is your team inclusive intelligent

Think about it. An organisation may have great policies and initiatives to drive the diversity and inclusion agenda. However, where does an employee first experience the feeling of being included? Where does an employee have the daily experience of being part of an inclusive organisation?

It is in their immediate team.

Imagine this. An organisation-led maternity policy allows shorter duration of work hours up to a certain duration after a new mother returns to work. However, it will be lost in transit if members of her team keep making consistent calls to her for clarifications or queries, long after she has left the workplace. This will then be a great policy that is known to the returning mother, but not ‘experienced’.

And herein lies the importance of creating teams that are ‘inclusive intelligent’.

This goes beyond conducting sessions on unconscious biases or team building. In order to have a transformative impact on the daily experiences of a minority employee, certain conditions should be fulfilled at the team level.

  • The presence of a safe environment: The workplace should be a space where any individual member does not feel a loss in position on account of their difference. For example, when offering a view point largely different from the rest of the team (cognitive diversity), or when coming out of the closet (sexual diversity). In short, whatever the circumstances be, the employee needs to feel secure.
  • Deep levels of trust within team members: This means that members have to feel deeply respected for their views, contributions etc. A team that fosters trusting relationships amongst its members will actively work to be sensitive of each other’s emotions and be there to support each other. Knowing that one’s mistakes will not become a judgment of one’s potential, for example, is one such important aspect of trust within the team.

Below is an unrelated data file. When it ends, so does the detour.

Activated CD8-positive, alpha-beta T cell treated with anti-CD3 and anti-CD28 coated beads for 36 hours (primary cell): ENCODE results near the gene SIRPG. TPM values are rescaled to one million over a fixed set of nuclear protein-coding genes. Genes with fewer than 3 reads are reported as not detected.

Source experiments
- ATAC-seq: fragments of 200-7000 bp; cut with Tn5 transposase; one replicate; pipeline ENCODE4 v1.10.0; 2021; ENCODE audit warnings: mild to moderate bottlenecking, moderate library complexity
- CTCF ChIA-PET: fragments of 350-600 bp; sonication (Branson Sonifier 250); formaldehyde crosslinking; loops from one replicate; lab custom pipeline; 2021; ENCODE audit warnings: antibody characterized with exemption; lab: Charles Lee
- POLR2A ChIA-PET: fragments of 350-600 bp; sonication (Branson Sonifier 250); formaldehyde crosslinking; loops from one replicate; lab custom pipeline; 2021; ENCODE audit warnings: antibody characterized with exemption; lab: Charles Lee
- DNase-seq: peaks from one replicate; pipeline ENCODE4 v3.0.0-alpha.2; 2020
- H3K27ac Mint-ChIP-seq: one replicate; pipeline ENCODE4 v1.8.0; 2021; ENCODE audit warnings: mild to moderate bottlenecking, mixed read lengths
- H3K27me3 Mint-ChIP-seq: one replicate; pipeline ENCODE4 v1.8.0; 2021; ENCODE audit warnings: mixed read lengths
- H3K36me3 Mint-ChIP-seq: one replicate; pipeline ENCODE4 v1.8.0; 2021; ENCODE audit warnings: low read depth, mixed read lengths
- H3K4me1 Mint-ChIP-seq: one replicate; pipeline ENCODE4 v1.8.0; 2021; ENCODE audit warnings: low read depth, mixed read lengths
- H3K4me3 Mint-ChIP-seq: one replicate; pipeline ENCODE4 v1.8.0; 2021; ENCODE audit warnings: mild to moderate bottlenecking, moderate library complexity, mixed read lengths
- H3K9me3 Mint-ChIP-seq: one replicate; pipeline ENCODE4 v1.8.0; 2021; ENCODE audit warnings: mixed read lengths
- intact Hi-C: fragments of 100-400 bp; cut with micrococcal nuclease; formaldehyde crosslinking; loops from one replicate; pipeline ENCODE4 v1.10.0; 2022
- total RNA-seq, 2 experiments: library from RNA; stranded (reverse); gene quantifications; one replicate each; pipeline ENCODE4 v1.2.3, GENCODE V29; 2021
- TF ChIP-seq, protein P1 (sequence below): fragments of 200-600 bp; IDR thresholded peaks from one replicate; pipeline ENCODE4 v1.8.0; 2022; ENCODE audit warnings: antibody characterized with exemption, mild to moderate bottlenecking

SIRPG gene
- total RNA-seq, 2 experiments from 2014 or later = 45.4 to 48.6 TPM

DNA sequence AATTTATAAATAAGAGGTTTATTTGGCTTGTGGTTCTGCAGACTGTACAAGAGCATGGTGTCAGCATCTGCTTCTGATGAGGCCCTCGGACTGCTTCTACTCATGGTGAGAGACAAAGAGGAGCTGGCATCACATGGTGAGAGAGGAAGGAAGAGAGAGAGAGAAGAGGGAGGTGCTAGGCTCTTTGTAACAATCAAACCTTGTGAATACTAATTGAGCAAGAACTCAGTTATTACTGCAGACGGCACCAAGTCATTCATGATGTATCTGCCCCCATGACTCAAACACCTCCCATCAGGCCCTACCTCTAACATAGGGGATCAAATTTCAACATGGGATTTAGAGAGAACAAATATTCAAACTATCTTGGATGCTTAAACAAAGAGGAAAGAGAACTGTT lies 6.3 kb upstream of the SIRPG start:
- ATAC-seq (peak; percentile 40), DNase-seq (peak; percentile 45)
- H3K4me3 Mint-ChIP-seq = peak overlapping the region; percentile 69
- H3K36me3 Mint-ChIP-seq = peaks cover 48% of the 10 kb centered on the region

• High team awareness: By this, we mean that the team as a whole is highly cognizant and mindful of how it is functioning, and the impact of team dynamics on not only the individual members, but also those who are outside of it. This, in effect, means that everyone is aware of how the actions and behaviors taken individually as well as a team impacts other people. Such kind of an awareness of others shows ‘intent of inclusivity’ rather than taking on a ‘them vs us’ stance. This can be best observed during cross-functional meetings.
  • High sense of team identity: Teams take on their own personality and identities too. This, of course, is often influenced by the team leader. Some teams, for example, are considered to be supportive, some the exact opposite, and some may have the identity of being proactive. If there is dissonance here and an employee does not feel in sync with this identity of the team that she or he is a part of, it will impact their sense of belongingness, which in turn will impact inclusion.
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